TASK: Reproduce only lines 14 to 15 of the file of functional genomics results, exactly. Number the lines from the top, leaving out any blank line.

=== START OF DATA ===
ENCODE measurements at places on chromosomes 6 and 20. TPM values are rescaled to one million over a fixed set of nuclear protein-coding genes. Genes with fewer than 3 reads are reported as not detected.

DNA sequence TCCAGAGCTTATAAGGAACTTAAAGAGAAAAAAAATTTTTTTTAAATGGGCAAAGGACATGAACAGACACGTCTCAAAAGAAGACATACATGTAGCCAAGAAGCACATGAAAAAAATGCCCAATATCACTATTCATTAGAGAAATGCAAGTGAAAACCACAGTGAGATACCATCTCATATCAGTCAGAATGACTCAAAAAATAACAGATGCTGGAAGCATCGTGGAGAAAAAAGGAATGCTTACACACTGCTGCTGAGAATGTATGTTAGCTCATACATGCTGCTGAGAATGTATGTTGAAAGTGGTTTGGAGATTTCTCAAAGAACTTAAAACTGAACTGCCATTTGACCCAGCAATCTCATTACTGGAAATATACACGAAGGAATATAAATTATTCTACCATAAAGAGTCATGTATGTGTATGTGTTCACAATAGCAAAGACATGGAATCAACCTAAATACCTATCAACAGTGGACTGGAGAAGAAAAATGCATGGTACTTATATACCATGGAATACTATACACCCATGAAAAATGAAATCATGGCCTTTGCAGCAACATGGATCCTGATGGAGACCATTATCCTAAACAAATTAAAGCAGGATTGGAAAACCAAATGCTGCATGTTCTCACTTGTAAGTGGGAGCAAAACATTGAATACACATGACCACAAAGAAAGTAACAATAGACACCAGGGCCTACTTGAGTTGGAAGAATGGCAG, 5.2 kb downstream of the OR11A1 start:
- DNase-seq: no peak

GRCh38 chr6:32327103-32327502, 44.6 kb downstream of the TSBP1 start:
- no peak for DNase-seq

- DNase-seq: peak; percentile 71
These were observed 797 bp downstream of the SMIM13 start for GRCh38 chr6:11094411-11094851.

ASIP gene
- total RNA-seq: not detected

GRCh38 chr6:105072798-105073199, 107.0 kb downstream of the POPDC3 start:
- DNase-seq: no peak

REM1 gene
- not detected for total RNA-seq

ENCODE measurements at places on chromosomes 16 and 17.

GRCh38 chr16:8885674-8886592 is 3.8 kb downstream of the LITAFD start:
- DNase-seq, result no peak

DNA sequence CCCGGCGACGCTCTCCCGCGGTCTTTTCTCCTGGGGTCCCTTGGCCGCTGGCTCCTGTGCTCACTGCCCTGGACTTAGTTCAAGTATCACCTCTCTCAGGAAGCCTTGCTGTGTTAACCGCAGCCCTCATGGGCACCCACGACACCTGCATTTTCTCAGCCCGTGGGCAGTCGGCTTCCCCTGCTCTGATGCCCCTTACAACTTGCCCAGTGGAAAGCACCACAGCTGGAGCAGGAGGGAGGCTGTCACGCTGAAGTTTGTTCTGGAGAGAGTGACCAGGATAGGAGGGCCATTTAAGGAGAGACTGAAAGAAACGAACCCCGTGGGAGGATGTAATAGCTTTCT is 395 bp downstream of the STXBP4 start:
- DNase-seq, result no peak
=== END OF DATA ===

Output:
ENCODE measurements at places on chromosomes 16 and 17.

GRCh38 chr16:8885674-8886592 is 3.8 kb downstream of the LITAFD start: